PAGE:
Kenelm Digby and Mutal Fielder met on a P & O liner returning to the Far East from England on the eve of the Second World War. As a 21-year-old undergraduate, Kenelm had made headlines when he took part in the notorious 1933 'King and Country' debate at the Oxford Union. Now he was returning to Kuching as legal adviser to Sir Vyner Brooke, last of the legendary White Rajahs of Sarawak. Mutal, who had trained as a ballet dancer in London and Paris, was on her way back to Hong Kong where she and her parents enjoyed a life of privilege and comfort, waited on by Chinese servants in their home on The Peak, then the exclusive preserve of the upper ranks of the British expatriate community.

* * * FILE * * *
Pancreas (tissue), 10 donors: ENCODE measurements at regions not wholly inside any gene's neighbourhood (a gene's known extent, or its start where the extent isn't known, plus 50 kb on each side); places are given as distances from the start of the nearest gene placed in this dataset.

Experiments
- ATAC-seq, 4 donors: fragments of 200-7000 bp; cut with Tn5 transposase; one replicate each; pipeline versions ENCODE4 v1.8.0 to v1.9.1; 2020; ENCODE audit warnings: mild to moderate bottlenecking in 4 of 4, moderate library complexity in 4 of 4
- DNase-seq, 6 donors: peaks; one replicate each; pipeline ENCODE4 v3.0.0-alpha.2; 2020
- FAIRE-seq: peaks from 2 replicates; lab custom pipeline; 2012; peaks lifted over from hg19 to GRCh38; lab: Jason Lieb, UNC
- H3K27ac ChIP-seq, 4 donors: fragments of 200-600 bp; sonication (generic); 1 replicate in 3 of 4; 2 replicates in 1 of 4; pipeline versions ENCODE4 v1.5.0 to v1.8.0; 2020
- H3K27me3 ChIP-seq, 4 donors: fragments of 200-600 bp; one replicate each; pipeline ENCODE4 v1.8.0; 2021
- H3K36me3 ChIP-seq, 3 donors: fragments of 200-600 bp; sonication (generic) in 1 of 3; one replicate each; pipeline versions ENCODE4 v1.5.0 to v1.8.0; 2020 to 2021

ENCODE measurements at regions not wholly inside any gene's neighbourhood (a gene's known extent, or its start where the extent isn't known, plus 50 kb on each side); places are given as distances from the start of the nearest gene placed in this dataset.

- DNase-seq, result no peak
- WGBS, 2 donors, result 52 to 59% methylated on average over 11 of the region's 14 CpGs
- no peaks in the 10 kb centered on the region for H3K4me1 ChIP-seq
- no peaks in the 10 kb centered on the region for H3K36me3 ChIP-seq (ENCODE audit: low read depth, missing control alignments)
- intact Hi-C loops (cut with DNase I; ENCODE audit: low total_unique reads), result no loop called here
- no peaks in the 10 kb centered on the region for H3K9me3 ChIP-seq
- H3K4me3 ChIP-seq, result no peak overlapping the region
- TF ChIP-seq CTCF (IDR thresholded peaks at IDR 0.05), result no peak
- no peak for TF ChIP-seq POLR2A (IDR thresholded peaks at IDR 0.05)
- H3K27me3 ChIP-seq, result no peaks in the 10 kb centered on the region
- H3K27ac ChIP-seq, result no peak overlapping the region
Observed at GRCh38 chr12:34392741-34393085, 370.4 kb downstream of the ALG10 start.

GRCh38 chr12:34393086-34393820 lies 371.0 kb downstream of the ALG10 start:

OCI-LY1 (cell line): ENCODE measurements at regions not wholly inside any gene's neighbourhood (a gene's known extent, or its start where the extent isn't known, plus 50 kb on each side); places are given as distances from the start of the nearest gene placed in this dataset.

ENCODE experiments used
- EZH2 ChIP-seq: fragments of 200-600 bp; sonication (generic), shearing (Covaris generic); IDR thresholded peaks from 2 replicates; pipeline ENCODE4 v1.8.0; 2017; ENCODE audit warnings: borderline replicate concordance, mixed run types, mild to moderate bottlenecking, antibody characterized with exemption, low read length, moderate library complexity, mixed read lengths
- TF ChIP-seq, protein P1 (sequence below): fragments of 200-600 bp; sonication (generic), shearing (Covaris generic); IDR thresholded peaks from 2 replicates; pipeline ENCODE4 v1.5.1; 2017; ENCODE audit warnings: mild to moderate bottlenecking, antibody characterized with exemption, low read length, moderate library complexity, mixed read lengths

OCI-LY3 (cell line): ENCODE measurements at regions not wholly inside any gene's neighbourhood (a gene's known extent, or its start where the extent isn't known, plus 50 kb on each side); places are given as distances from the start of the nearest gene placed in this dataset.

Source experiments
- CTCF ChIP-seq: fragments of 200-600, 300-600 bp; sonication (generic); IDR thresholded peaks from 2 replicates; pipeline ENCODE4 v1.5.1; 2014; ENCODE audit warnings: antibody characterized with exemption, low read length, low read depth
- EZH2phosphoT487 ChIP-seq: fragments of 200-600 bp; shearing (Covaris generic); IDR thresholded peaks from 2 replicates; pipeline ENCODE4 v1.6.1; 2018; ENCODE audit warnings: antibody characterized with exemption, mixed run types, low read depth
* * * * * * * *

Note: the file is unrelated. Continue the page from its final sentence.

The young couple's shipboard romance led to their engagement in Singapore, celebrated with champagne at Raffles Hotel. But their idyllic world soon came crashing around them when the Japanese invaded Hong Kong and Sarawak at Christmas 1941. Kenelm spent the next three and a half years interned in Kuching. Mutal, with her parents, spent the war in the humiliating and squalid conditions at Stanley Internment Camp, separated from her fianc